Solar power faces obstacles of practicality in commercial adoption
The San Francisco 49ers recently announced that they plan to install 400 kilowatts of solar panels on the team’s new Santa Clara stadium to help offset the power that the venue will consume when it opens in 2014.
The announcement on Feb. 26, which the 49ers touted as making their stadium “the greenest in the NFL,” garnered a lot of local press attention for what amounted to a glorified update on the construction process. But it was an exciting moment for the Bay Area’s environmental advocates, who have had few such high-profile solar projects in the commercial sector to cheer about.
Since the 2006 creation of the California Solar Initiative, a state-funded incentives program that subsidizes solar systems connected to public utilities, the implementation of solar energy in residential units has continued to climb, while adoption among the business community has seen no steady growth.
In the Silicon Valley, which once aimed to place itself at the heart of the clean tech industry, commercial solar installations through the state initiative fell about 13 percent in 2012, according to the recent 2013 Index of Silicon Valley, an annual report published by the civic organization Joint Venture Silicon Valley. The 5.96 megawatts installed last year, down from 6.9 megawatts in 2011, is still above 2009 and 2010 levels, but well below a 2008 peak of 7.86 megawatts.
Residential solar in the region, on the other hand, grew for the fifth straight year to 11.2 megawatts, though it was up only a few hundred kilowatts from 2011.
That unsteadiness is mirrored statewide. Residential installations hit a monthly high of 16 megawatts in January, according to the California Solar Initiative’s online database, up from 10.6 megawatts a year earlier and 8.3 megawatts in January 2011.
By contrast, commercial installations totaled 7.5 megawatts in January, above the same period in 2012 but below 2011, when 9.4 megawatts were installed.
Jim Sweeney, director of the Precourt Institute for Energy Efficiency at Stanford University, says that challenges of cost and scale make businesses less likely to jump on board the push for solar.
Solar panels are “not the most economically efficient energy system,” he said. Though California has made them an energy priority, state subsidies are necessary to make the switch financially worthwhile, and “there is a maximum you can get, which makes it challenging for commercial buildings.”
In particular, the ratio of roof space to interior space is favorable to homeowners, Sweeney added. Large, multiple-story commercial buildings would have a difficult time installing enough solar panels to offset all of the energy that they use.
The City of Palo Alto has confronted that resistance as it makes a push for a 100 percent carbon-neutral energy portfolio, according to city council member Patrick Burt.
Since the California Solar Initiative was introduced in 2006, Palo Alto has created two solar programs: PV Partners, which provides participants with financial incentives to install solar panels, and a feed-in tariff aimed at businesses that would buy back extra energy produced for use in the local grid.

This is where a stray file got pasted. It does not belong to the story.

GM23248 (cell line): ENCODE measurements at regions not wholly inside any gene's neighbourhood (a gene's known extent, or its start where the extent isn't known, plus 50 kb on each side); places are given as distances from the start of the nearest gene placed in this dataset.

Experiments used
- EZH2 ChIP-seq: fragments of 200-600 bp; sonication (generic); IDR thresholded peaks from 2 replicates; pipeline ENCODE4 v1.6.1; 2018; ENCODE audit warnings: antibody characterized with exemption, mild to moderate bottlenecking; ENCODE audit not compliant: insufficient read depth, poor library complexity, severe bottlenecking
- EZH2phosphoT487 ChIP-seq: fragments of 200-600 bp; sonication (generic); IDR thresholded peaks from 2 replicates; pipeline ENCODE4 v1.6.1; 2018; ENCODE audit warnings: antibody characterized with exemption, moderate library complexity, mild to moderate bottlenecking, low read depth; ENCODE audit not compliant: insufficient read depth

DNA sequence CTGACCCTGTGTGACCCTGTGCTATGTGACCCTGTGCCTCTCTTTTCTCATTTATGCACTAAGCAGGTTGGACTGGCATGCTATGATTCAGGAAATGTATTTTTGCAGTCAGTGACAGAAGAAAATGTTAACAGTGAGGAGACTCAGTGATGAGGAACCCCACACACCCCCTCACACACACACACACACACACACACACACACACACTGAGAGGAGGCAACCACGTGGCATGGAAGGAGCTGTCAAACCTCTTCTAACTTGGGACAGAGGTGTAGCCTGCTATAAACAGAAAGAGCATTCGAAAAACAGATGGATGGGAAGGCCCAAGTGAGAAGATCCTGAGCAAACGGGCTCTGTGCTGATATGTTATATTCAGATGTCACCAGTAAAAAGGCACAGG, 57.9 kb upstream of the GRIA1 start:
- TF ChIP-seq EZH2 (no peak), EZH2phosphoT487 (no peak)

The goal is to promote energy sustainability in Palo Alto not only through greater use of renewables, but also local generation, Burt said. “It is allowing us to build up resiliency.”
While more than 500 homeowners have participated in PV Partners, “it’s been a challenge to get businesses interested” in the solar programs, admits Lindsay Joye of City of Palo Alto Utilities.
She said that PV Partners has had about 35 non-residential participants, including schools and non-profit organizations, but the feed-in tariff has not gotten any applicants since it was launched in early 2012.
While she acknowledges that solar systems are not as economically favorable to businesses, Joye said that these collaborations are necessary in an urban region like the Bay Area, where there is not open space to build solar farms, and they can be beneficial to commercial buildings by monetizing space that is not normally used.
Palo Alto relaunched its feed-in tariff program in December with a higher buyback price and is now more aggressively promoting the option to businesses.
“The tricky question is: How much do you offer to pursue environmental goals?” Joye said.
That’s the same question that businesses are asking, according to Larry Morgan, who heads sustainability efforts in the Americas region for German multinational software company SAP AG.
SAP has a Palo Alto office that participated in the city’s PV Partners program as part of its larger philosophy and strategy of sustainability, Morgan said. But choosing to take part required careful evaluation of whether it made business sense.
“Solar panels take up a lot of real estate,” he said. “In Silicon Valley, real estate is expensive.”
With Palo Alto’s incentives and a federal tax rebate, the company faced a seven-year return on investment for the installation, according to Morgan, a safe-enough investment. SAP’s solar panels now provide about five percent of the building’s daily energy consumption.
But making that commitment can be difficult for companies, he added, when the money might be better spent on eco-friendly efforts that more directly benefit employees, such as alternative commuting and sustainable food programs.
Morgan suggested that if solar energy is going to work in a commercial setting, the conversation needs to move away from roofs, which already house important mechanical systems for many companies, and toward more visible options, such as shade-providing structures in parking lots.
“Solar panels are usually out of sight, out of mind,” he said. Businesses want to “invest money into something more tangible, that people can see and feel the effects of every day.”